AbstractMemory-based collaborative filtering use past activities of a group of similar users to recommend future preferences for a target user in the group. Recommender systems based
on this type of technique are prone to errors when there are too few historic interactions (e.g. rating, likes, transaction-history, visit-frequencies) between users of the system. The sparsity
in users’ historic data render the memory-based algorithm less effective at finding similar users for the personalisation process.
In contrast, model-based collaborative filtering techniques such as matrix factorisation (MF) use predictive models. In single-domain recommender systems, one problem prevalent to all techniques is the cold start problem. A cold start situation happens when there is no historical information about new users or items that have just been introduced to the system.
Several recommender techniques have used semantic knowledge extracted from additional user and item information to build profiles that reflect otherwise implicit user preferences. This semantic representation of the user is then used to find other similar users and address sparsity and cold-start problems in single domain recommender systems. Recent attempts to resolve cold-start and sparsity problems are considering cross domain collaborative filtering techniques. Cross-domain recommender systems exploit additional user and item information from domains that are unique but related to the target recommendation domain. Extending predictive models to include parameters that model the semantic similarity in user and item information across the domains constitute a genuine approach in cross-domain recommendation.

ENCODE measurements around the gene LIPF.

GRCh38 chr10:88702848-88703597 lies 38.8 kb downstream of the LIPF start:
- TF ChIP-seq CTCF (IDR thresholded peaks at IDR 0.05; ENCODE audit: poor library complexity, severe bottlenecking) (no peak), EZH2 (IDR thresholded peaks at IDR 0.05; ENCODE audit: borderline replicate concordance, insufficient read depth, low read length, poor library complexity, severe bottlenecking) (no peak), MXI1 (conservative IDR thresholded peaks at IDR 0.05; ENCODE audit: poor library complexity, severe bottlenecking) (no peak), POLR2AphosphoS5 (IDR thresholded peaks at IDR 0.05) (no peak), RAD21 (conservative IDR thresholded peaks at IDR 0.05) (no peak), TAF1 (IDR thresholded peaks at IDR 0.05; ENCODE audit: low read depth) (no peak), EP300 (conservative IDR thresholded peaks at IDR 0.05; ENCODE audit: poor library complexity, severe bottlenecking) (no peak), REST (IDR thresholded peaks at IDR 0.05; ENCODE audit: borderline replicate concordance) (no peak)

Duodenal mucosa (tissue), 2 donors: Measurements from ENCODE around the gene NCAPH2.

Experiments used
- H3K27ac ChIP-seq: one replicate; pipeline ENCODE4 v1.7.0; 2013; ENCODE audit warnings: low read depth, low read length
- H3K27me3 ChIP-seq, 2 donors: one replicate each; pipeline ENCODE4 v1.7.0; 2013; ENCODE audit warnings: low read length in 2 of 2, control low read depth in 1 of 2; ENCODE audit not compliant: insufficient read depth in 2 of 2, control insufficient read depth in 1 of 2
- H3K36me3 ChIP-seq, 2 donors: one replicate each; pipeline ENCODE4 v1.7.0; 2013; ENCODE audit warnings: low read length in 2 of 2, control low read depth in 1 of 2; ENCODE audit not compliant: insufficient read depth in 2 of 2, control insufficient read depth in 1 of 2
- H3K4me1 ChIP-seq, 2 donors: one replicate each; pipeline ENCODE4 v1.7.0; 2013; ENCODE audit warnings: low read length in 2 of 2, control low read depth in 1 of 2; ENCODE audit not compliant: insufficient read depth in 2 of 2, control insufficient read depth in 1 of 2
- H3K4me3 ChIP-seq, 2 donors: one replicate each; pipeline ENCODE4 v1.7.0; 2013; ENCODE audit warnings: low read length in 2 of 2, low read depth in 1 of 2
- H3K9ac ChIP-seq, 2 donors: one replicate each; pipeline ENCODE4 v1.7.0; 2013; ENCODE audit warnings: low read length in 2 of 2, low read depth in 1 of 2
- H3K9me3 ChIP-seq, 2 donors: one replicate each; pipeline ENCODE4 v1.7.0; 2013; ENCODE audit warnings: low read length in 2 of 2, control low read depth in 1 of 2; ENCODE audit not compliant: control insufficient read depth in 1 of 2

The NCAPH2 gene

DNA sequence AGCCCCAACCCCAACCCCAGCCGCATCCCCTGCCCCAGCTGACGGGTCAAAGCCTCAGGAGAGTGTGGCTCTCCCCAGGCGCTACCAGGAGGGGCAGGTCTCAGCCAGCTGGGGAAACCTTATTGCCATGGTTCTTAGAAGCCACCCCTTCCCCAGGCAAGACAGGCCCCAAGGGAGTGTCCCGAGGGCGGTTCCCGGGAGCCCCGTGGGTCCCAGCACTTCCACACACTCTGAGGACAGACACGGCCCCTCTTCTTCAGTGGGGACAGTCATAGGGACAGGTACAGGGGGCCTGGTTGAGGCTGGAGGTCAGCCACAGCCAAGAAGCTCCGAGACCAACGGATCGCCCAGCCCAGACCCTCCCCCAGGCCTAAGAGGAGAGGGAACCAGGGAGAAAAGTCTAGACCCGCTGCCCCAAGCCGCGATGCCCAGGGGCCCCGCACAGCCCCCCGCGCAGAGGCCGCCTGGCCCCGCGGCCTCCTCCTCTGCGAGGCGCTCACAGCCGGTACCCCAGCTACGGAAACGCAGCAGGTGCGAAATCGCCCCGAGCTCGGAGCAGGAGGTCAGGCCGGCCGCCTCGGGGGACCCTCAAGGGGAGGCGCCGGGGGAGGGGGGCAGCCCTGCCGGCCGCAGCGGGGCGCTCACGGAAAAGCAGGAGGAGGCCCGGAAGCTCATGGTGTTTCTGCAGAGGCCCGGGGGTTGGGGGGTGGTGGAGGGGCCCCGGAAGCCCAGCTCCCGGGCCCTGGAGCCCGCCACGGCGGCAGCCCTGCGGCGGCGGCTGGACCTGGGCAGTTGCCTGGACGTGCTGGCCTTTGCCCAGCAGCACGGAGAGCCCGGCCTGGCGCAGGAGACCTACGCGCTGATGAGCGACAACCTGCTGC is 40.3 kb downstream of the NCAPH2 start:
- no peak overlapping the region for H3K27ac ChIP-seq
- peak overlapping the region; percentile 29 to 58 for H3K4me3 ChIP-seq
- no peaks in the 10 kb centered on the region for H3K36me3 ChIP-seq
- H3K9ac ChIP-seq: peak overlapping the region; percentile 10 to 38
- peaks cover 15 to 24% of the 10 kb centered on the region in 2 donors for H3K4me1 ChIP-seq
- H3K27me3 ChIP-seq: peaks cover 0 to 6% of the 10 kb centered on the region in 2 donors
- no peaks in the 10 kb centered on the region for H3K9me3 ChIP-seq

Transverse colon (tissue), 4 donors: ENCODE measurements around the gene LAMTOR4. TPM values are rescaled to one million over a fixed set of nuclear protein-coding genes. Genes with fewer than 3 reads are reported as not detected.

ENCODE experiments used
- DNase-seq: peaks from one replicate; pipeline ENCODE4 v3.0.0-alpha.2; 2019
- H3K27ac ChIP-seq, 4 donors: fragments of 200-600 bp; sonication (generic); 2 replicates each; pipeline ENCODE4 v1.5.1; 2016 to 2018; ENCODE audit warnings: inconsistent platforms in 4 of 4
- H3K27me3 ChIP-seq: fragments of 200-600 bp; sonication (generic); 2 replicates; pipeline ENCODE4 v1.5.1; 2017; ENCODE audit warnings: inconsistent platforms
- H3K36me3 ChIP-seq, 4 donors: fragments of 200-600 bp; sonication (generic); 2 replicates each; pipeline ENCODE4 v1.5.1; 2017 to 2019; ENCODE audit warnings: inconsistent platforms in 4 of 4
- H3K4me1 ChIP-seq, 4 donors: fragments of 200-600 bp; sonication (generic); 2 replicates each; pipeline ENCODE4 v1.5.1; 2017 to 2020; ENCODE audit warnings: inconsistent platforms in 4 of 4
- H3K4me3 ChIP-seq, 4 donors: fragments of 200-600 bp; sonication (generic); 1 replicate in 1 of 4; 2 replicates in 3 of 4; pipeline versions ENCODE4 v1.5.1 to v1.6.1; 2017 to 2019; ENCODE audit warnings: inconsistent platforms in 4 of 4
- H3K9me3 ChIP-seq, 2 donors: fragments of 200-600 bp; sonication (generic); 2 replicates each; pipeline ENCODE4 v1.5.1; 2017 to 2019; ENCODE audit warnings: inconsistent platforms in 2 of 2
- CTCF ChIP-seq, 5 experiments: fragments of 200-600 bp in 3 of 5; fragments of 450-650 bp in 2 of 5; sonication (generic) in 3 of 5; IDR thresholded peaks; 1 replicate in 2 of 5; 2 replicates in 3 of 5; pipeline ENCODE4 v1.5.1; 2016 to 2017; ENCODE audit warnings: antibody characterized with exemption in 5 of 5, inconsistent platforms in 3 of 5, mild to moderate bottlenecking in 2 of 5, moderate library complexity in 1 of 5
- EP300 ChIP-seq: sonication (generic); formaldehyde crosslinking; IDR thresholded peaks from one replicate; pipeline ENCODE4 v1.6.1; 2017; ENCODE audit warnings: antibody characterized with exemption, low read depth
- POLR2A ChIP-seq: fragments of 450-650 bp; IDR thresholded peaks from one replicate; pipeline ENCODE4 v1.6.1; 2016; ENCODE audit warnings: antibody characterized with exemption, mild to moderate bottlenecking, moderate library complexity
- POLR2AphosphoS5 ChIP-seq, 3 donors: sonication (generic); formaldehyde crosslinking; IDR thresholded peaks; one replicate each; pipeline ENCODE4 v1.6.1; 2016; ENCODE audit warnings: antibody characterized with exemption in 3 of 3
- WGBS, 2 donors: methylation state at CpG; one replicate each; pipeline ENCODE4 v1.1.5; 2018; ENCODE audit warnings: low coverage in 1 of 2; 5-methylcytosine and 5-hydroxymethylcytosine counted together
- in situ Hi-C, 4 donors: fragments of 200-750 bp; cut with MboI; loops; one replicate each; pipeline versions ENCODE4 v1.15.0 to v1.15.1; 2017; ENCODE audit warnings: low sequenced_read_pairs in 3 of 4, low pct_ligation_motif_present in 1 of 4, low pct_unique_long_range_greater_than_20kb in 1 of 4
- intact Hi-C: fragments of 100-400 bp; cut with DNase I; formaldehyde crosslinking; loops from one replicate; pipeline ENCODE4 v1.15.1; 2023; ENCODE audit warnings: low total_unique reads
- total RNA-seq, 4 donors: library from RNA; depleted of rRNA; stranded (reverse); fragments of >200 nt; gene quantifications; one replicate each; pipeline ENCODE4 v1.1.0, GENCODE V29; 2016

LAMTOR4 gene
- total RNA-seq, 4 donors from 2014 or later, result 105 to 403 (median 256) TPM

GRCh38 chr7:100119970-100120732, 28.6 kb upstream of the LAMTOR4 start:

The contents of this thesis centre around the use of semantically enhanced cross-domain recommender systems as a solution to cold start and sparsity problems. The contributions to cross-domain recommender systems are in three folds. First, we investigate and analyse the performance of a cross-domain recommender model as we vary the size of intersecting user/item information from the target and auxiliary domains. Secondly, we proposed a predictive model that adds semantically related tags as additional parameters to a matrix factorisation model. Thirdly, we present a model that incorporates category similarity into a POI ranking function as contextual information for improving the performance of multi-category POI recommenders.
In our investigation, we empirically evaluate the proposed models on datasets that are sourced from different domains, specifically movies, books and several POI categories. On the one hand, the results show that semantically enriching tags in cross-domain recommender models are possible without negatively impacting recommendation accuracy. On the other hand, cross-domain recommender models that are semantically enhanced with additional latent parameters are effective in cold start scenarios and reduce the effect of sparsity on recommendation accuracy.
|Date of Award||Nov 2018|
|Supervisor||Gulden Uchyigit (Supervisor)|